all images by Anneli Bootz / artfridge, courtesy Martin-Gropius-Bau and Anish Kapoor
Anish Kapoor’s first large solo show in Germany “Kapoor in Berlin” was one of the most highly anticipated openings so far this year. Displayed in the soaring glass house of Martin-Gropius-Bau, which is a visual treasure itself with its intricate mosaic and the renaissance-styled architecture, the setting seems to be ideal for the enormous works of the celebrated Indian sculptor.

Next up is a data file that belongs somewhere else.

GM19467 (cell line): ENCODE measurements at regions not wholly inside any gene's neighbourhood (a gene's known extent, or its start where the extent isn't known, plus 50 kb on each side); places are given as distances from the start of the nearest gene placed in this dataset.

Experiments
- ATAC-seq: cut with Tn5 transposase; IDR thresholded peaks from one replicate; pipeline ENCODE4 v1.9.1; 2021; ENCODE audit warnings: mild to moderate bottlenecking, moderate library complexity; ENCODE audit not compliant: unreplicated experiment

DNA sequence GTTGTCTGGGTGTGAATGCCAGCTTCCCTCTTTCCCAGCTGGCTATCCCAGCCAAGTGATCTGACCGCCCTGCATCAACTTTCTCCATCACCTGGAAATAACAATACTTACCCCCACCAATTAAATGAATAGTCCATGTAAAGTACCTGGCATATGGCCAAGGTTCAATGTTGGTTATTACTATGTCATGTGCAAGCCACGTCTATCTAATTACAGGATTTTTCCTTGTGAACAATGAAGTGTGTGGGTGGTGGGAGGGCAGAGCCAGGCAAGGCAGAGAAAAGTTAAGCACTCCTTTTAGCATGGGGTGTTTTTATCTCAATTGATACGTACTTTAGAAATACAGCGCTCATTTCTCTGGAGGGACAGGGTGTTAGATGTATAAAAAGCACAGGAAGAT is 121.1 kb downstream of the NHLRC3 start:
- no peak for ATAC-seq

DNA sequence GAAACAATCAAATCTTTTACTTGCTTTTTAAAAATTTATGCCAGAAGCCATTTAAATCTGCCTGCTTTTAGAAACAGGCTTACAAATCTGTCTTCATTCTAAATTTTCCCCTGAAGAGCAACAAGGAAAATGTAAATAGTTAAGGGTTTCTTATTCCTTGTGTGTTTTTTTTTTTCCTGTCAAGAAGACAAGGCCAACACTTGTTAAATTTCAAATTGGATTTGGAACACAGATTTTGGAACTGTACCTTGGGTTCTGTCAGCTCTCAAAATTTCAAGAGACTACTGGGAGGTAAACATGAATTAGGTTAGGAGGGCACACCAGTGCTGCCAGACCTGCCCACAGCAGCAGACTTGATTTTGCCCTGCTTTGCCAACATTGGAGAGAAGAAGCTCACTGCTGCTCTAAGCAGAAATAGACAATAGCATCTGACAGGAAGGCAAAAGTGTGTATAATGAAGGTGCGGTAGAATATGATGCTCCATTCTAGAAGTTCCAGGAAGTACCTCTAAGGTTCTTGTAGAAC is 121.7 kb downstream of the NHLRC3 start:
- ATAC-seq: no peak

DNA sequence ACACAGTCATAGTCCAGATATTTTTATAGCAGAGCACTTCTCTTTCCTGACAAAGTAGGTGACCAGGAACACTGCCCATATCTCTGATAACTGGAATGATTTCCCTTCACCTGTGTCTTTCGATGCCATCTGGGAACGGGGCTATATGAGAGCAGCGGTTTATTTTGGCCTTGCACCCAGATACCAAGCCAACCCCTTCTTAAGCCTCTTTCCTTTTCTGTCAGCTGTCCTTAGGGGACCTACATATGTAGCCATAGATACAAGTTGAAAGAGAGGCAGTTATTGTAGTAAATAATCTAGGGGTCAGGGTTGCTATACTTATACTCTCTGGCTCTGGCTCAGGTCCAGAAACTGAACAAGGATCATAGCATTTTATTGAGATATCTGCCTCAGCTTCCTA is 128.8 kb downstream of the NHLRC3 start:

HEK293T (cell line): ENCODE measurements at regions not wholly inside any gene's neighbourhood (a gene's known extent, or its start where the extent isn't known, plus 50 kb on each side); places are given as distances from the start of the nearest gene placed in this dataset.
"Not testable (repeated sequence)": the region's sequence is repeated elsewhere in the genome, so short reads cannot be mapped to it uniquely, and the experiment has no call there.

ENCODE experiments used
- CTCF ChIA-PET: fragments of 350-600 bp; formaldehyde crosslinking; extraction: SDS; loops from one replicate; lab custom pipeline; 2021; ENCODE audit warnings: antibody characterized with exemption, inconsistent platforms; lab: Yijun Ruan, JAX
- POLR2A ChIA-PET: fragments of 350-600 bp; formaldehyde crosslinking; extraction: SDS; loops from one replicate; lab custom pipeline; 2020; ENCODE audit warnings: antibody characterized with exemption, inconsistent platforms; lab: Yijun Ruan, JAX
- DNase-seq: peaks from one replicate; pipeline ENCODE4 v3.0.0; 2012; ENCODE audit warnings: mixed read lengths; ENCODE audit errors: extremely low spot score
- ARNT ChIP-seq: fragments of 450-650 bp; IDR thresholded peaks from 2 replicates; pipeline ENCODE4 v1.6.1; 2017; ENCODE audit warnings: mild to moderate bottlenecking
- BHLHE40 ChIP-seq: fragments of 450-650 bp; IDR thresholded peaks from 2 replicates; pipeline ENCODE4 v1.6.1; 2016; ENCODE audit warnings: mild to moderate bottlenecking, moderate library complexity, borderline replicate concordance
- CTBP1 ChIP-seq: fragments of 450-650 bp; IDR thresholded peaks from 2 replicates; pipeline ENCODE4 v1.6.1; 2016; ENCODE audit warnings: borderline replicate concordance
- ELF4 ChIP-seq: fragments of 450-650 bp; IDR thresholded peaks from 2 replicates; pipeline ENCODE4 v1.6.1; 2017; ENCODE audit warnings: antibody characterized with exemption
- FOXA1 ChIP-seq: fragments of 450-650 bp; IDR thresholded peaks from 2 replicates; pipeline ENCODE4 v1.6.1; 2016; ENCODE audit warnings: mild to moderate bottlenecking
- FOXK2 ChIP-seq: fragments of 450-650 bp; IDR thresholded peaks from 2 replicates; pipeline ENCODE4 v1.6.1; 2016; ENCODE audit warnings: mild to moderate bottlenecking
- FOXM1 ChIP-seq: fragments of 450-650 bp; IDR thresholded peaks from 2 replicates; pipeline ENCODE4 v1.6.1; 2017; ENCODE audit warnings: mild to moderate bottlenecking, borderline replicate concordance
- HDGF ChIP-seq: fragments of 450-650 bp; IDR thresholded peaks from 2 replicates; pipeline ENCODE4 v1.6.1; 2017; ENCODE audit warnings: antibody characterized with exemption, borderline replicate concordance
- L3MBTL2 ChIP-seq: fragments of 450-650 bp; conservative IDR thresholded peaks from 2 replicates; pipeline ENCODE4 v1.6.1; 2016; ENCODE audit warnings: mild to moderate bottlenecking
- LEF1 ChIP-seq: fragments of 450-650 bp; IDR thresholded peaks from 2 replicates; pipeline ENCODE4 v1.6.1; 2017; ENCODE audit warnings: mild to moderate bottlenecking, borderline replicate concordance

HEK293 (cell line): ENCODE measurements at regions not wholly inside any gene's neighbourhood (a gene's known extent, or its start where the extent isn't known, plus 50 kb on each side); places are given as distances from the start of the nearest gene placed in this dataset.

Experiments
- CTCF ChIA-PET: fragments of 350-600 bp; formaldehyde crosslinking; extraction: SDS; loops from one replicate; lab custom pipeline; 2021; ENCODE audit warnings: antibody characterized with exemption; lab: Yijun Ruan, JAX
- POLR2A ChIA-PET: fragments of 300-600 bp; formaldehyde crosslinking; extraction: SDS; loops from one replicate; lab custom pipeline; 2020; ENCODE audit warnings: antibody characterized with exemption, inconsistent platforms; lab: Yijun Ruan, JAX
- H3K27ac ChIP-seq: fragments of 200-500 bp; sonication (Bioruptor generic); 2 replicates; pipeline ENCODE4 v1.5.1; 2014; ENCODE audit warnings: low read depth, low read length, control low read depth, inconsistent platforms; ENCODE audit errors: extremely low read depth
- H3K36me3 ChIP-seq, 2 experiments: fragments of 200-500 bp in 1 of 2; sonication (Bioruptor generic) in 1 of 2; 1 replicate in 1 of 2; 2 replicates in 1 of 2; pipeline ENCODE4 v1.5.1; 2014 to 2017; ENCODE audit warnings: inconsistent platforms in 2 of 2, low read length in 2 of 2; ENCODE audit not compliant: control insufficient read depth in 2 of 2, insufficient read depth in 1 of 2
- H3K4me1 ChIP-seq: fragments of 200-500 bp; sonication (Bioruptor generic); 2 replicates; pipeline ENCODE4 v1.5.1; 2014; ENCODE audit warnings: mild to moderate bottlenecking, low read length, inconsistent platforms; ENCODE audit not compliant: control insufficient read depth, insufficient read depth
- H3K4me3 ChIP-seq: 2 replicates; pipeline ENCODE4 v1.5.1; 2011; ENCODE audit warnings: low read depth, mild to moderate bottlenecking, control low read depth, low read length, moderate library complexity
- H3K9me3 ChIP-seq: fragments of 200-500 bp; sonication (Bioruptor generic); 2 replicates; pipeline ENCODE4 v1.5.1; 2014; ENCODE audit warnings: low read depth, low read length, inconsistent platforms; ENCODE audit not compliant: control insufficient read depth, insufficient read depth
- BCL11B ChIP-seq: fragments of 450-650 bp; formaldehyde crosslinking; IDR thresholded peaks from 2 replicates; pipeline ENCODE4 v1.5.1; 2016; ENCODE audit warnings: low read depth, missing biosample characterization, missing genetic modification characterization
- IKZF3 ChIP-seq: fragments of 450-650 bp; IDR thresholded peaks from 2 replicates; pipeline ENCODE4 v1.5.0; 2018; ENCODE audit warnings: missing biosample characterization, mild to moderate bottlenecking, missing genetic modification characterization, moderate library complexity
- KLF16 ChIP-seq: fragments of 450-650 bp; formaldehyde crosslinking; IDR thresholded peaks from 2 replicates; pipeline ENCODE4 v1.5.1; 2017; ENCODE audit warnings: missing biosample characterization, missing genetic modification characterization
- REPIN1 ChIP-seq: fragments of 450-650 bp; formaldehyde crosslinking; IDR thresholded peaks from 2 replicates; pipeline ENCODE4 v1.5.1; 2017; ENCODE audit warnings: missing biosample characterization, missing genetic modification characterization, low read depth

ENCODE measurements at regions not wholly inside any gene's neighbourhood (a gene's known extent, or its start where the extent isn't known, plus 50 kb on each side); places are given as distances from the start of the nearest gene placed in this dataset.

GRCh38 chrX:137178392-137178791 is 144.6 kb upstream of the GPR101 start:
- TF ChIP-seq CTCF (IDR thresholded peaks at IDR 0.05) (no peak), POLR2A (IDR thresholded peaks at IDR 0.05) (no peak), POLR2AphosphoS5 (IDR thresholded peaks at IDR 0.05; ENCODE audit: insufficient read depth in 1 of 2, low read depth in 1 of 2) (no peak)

Kapoor’s work “Symphony for a Beloved Sun” comprises the entire spacious atrium of the building. The installation’s centre piece is a monumental red circle, surrounded by conveyer bands that transport chunks of red wax upwards and automatically guide the gaze up into the beauty of the vitreous ceiling. And then you wait. You wait for the red wax to fall all the way down onto the floor; you wait for the moment when the somewhat soft appealing material makes a smacking noise while hitting one of the various red islands that mark the process of the already plunged pieces. Most compelling are two impressions: a sincere aesthetic but also an ominous atmosphere. Designed especially for the art space in Berlin, “Symphony for a Beloved Sun” is both, a combination of a sculptural work and theatrical scenery but also a manifesto of historical reference. As a tribute to former exhibitions it brings to mind Joseph Beuy’s work “Lehmlinge” designed for the “Zeitgeist” exhibition at the same atrium after the Second World War, where Beuys amassed a six metre high pile of Berlin clay to remind of the city’s post-war era. Playing into a direct symbiosis of historical reference, movement, architecture, colour, sound and silence, Kapoor manages to create a work of multiple influences.